After her state funeral at Westminster Abbey, Queen Elizabeth II will be laid to rest in the King George VI Memorial Chapel in Windsor.
In the tiny chapel are the remains of the Queen’s father, King George VI, the Queen Mother and Princess Margaret.
When the Duke of Edinburgh died in April 2021, his coffin was placed in the 200-year-old Royal Vault under St George’s Chapel.
This is not Prince Philip’s final resting place, however, and he will be moved to the memorial chapel within St George’s to lie alongside his wife’s coffin.
What is the significance of this church?
The memorial chapel was built in 1969 after the death of King George VI. The King was first buried in the Royal Vault when he died in 1952, before being moved to the memorial chapel when it was completed.
It will hold the remains of Queen Elizabeth and her husband Prince Philip, and already houses the bodies of George VI, the Queen Mother and Princess Margaret.
There is a black stone slab in the white annexe which lies on the floor and is situated on the north side of Saint George’s behind the North Quarter aisle.
It is inscribed with ‘George VI’ and ‘Elizabeth’ in gold letters and is accompanied by the birth and death years of the late King and Queen Mother.
Princess Margaret, who died in 2002, was cremated and her ashes were first placed in the Royal Vault, before being moved to the George VI memorial chapel with her parents’ coffins when the Queen Mother died just weeks later.
The princess wanted to be cremated because the other royal cemetery at Frogmore in Windsor Great Park was too “grim”.
Lady Glenconner – a lifelong friend of the princess – said in 2002 that the princess would have preferred the memorial chapel instead. “She told me she found Frogmore very gloomy,” said Lady Glenconner. “I think she would like to be with the late King, which she will be now. There is a room I think she should be with now.”
George VI died in 1952, but was first buried in the Royal Vault and moved to the memorial chapel when it was built 17 years later.
Where are other members of the Royal family buried?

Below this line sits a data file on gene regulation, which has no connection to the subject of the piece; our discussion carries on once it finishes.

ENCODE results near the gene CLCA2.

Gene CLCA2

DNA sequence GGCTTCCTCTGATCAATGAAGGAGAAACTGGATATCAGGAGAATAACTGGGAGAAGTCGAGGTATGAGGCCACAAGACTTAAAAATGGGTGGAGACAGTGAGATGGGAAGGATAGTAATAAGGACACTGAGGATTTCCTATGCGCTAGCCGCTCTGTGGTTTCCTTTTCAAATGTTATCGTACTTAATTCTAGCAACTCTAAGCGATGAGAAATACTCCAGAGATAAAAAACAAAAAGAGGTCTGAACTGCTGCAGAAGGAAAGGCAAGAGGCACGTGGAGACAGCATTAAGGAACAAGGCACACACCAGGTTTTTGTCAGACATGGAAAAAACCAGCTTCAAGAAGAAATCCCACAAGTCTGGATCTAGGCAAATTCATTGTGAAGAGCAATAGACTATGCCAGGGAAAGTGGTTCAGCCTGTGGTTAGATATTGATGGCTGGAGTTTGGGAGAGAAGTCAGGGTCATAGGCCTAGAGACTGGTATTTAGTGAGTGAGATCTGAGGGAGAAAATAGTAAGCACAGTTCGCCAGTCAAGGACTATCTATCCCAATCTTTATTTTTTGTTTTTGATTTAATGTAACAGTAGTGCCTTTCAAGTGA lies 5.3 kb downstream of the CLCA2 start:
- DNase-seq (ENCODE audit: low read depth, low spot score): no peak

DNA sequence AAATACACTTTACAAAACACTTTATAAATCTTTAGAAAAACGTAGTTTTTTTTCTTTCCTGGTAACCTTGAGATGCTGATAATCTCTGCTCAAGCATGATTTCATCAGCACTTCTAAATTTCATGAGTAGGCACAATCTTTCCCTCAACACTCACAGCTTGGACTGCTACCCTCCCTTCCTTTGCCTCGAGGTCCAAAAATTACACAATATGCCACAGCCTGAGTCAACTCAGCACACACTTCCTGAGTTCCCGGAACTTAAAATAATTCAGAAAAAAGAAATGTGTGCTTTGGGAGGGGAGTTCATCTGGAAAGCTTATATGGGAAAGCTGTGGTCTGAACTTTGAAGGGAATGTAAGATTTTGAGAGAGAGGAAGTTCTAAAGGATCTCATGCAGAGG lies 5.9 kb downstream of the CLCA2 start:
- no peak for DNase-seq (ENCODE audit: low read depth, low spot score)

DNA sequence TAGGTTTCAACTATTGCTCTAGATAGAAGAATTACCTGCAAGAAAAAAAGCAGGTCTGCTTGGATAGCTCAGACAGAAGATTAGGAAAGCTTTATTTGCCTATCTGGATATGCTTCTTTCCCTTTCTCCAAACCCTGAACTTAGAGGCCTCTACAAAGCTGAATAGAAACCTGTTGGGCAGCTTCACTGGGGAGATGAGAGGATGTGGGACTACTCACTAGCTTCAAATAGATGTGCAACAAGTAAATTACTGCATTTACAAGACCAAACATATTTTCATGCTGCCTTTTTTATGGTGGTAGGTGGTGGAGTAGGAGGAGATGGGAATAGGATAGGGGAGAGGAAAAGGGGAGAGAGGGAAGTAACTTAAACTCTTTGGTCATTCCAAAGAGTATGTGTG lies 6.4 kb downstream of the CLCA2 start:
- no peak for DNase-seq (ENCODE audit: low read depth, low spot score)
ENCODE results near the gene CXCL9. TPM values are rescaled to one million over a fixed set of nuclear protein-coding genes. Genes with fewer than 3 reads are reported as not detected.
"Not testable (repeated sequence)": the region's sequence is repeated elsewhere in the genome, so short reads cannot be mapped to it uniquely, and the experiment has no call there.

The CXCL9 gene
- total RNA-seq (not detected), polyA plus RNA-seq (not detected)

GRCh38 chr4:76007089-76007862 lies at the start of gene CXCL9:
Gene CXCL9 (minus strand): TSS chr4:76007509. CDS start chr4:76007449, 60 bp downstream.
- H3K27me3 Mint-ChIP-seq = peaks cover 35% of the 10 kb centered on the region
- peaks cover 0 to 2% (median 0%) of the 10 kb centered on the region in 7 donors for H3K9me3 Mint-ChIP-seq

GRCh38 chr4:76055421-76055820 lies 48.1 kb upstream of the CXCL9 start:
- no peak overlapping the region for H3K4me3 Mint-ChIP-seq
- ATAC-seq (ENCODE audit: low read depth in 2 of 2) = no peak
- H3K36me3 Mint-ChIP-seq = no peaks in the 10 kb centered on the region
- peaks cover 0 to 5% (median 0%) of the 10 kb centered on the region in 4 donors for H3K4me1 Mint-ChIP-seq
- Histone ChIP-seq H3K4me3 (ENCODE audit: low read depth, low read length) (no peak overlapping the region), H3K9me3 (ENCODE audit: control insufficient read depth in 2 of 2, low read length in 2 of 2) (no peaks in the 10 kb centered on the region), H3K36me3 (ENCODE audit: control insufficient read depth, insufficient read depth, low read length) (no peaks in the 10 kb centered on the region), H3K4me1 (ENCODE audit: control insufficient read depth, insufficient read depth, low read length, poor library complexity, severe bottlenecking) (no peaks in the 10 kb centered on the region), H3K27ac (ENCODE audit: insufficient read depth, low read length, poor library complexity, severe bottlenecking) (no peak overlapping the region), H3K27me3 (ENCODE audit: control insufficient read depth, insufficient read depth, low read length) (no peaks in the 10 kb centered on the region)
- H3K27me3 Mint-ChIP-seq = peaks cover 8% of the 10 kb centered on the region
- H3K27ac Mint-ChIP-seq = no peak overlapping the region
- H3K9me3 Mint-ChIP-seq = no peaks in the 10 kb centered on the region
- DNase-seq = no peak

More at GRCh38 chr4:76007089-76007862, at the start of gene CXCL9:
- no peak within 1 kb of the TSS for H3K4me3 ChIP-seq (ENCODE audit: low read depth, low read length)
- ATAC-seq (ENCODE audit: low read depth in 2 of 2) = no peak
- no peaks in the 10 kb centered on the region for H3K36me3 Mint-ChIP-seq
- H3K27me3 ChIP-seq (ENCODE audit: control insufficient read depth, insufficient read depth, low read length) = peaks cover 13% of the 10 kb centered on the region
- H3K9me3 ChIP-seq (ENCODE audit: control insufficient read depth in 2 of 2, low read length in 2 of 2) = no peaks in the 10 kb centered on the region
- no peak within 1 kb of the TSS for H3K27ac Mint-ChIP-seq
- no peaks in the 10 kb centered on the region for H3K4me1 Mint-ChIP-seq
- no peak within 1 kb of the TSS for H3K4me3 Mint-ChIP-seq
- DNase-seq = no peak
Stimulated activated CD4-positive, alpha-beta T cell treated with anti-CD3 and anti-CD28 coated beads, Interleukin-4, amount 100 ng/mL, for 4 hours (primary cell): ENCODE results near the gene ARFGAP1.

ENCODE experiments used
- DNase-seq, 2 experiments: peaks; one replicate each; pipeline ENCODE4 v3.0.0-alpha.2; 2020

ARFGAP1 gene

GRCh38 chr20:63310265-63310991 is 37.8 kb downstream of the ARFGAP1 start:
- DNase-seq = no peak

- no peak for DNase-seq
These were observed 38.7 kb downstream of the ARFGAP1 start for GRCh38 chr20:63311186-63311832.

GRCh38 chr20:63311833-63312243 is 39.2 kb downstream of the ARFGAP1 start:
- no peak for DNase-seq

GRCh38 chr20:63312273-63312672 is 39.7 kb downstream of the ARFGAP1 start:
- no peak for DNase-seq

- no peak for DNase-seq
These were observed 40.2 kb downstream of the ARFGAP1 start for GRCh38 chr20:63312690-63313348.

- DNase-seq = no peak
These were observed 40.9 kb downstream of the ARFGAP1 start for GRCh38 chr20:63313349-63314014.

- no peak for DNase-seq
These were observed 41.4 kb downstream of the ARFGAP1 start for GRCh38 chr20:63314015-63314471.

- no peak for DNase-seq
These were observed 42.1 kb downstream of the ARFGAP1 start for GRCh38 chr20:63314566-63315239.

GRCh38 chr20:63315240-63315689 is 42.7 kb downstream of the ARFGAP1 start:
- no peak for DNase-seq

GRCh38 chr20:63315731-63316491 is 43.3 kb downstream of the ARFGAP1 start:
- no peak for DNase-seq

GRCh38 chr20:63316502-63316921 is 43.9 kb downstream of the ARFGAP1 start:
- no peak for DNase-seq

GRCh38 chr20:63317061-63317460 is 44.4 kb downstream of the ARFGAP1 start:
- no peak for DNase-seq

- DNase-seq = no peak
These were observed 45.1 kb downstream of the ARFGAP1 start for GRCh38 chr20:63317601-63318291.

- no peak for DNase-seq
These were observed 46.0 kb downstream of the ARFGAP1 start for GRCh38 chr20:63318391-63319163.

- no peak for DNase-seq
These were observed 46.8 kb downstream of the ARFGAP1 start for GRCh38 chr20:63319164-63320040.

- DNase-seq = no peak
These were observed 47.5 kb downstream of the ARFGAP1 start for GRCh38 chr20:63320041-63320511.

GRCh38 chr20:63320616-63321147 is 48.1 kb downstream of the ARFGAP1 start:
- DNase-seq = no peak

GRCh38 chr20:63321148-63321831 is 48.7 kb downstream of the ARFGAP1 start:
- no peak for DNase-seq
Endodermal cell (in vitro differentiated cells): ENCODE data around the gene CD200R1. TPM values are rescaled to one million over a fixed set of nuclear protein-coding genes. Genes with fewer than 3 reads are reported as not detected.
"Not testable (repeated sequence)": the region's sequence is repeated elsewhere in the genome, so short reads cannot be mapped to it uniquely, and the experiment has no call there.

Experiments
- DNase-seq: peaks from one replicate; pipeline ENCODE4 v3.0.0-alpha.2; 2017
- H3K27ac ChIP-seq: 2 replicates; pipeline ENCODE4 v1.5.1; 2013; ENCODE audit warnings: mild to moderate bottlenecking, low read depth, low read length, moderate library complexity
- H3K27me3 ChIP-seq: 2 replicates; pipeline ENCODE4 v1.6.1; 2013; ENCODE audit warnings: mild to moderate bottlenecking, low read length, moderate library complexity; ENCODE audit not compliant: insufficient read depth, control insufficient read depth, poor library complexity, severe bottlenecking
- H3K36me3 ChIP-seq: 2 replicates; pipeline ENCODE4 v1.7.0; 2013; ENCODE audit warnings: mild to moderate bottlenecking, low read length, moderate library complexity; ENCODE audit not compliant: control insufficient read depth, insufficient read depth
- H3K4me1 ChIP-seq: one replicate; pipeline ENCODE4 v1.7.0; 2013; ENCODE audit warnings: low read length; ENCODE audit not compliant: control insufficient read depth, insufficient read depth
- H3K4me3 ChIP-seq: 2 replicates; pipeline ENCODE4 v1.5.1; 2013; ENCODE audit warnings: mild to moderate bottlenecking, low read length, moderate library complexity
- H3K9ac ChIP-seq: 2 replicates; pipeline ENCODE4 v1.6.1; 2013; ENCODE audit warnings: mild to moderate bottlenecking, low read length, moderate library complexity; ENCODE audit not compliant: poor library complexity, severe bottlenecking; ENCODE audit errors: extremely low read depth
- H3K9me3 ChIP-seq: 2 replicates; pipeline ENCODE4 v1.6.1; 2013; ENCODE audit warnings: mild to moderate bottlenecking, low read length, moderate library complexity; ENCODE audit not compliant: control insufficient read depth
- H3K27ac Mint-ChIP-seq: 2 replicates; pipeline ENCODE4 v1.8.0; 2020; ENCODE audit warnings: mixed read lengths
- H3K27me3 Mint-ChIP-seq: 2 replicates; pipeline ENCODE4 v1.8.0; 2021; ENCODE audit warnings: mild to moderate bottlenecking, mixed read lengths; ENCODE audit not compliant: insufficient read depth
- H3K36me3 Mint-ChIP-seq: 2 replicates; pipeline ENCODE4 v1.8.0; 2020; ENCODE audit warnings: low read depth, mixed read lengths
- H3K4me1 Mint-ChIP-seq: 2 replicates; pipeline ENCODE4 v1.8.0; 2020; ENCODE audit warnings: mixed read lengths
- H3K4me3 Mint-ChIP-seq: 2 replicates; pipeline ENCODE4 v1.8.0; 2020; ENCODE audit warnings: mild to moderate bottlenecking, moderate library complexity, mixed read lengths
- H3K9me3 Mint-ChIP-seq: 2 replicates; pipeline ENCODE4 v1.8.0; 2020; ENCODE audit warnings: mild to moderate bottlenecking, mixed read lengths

The Royal Vault at Windsor was created between 1810 and 1814 for George III, who died in 1820. He is one of three kings whose remains are buried there – along with George IV and William IV.
Other members of the Royal family buried there include George III’s wife, Queen Charlotte, and their daughter Princess Amelia; George IV’s daughter, Princess Charlotte; and Queen Victoria’s father, the Duke of Kent.
King George V and Queen Mary of Teck – the grandparents of Queen Elizabeth II – are buried in the North Center of St George’s Chapel.
However, Queen Victoria was laid to rest alongside Prince Albert in the Royal Mausoleum in Frogmore Gardens.
Edward, Duke of Windsor and Wallis, Duchess of Windsor are buried in the Royal Cemetery at Frogmore Park. Princess Alice, Duchess of Gloucester, is also buried there.
Meanwhile, many historical royals were buried in Westminster Abbey, including Edward the Confessor and Mary Queen of Scots.
Queen Elizabeth lay in state inside the Palace of Westminster before Monday’s funeral. Called ‘Operation Cleite’, her coffin is placed on a catafalque (elevated box) in the middle of the hall.
The public will be able to visit the coffin openly for 23 hours a day to pay their respects before the funeral ceremony.
Lying in state is a custom given to the Sovereign as Head of State, as well as current or past Queen Consorts and, sometimes, former prime ministers.
William Gladstone’s state evacuation in 1898; King Edward VII in 1910; King George V in 1936; King George V in 1936; King George VI in 1952; Queen Mary in 1953; Winston Churchill in 1965; and the Queen Mother in 2002.
This article is kept up to date with the latest information.